“While this is not unique to Nigeria, several countries have handled the problem by implementing alternative distribution methods, such as community networks, to supplement market-driven implementation.
“Community networks are telecommunication infrastructure that communities design, build, and maintain to satisfy their communication needs.” Many countries, including Kenya, South Africa, Brazil, and Mexico, are using these community networks to address the internal characteristics of their digital divide on a global scale.

“In Nigeria, community networks have failed to take root because we lack a national policy to lead their formation and create a conducive environment for communities to use numerous chances to address connectivity gaps. GSM signals are weak or non-existent in 114 towns, according to the Universal Service Provision Fund (USPF).

“Underserved and unserved communities are what they are referred to as. These communities might organize their own resources and build their own communication infrastructure to address their needs if there was a policy that provided clear standards for interconnection, frequency and spectrum allocation and use, and so on.

“Over the last eight months, CITAD has been working with policymakers, particularly the Minister of Communication and Digital Economy, telecommunication regulators, the Nigerian Communications Commission (NCC), and other stakeholders in the country such as NITDA, USPF, and Galaxy Backbone, to reach a consensus on developing a national policy for community networks.”

“They all agreed on its importance, stressing that community networks will considerably aid the government’s efforts to close the digital divide and prepare the country for its digital transformation plan,” says the report.

We’d like to take advantage of this conference to urge everyone to follow through on their promises. CITAD would like to, in particular,:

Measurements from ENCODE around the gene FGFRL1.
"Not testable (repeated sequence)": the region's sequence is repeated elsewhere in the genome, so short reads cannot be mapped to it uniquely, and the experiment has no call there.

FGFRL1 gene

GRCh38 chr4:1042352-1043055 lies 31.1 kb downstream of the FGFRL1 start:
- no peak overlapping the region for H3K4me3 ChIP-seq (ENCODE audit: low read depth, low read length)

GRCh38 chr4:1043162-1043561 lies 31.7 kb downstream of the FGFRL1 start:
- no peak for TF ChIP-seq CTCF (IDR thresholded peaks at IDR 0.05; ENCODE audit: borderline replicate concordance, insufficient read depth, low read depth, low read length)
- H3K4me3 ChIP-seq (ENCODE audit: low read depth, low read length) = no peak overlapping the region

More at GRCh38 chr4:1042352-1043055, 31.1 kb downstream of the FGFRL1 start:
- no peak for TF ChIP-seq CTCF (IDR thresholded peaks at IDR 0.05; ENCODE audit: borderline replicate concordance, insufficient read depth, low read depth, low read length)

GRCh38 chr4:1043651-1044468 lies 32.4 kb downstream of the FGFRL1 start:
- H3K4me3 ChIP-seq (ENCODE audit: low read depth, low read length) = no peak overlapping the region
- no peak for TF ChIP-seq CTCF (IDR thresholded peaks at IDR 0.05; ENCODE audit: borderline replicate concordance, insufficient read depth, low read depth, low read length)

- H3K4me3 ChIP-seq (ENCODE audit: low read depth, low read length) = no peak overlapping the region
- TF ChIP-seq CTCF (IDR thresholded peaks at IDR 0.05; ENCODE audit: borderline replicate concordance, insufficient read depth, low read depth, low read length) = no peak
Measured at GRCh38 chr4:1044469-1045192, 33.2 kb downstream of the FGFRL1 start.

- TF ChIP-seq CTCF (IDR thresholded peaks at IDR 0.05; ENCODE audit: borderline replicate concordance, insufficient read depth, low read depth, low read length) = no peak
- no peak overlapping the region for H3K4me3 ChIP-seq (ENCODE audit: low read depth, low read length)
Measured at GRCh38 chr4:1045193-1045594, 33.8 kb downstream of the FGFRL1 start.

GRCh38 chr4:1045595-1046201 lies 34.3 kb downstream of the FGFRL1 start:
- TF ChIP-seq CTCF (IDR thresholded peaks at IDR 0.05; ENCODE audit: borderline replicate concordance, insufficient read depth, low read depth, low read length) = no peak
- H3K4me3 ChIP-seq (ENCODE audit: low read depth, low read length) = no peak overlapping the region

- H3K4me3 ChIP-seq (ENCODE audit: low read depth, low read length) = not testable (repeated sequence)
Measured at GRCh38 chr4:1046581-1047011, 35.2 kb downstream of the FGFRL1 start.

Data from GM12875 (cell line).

1. Urge the Minister of Communication and Digital Economy to ensure that the draft National Policy on Community Networks is implemented in its entirety.

2. Encourage the Galaxy Backbone PLC to give communities access to its backbone so that they can use it as a community network getaway.

3. The USPF to support the upgrading of the many community digital centers that have been established throughout the country to serve as the foundation for community networks for communities that are desirous and passionate about doing so.

4. Demand that the National Communications Commission (NCC) develop guidelines and regulations for the operation of community networks in the country, as well as allow communities to access and use TV White Space (TVWS) for the purpose of establishing community networks.

5. NITDA will work with communities at the grassroots level to promote digital literacy, which is essential for the effective use of digital technology and is the bedrock of the country’s digital transformation agenda.

6. Encourage CSOs to continue to advocate for the creation of CNs across the country using evidence-based advocacy.

7. Urge private sector businesses to support communities in establishing community networks as part of their corporate social responsibility.

8. Urge all other stakeholders, including politicians, to support communities’ digital transformation as a critical component of community development.
9. Urge private-sector operators to view community networks as complements rather than competitors.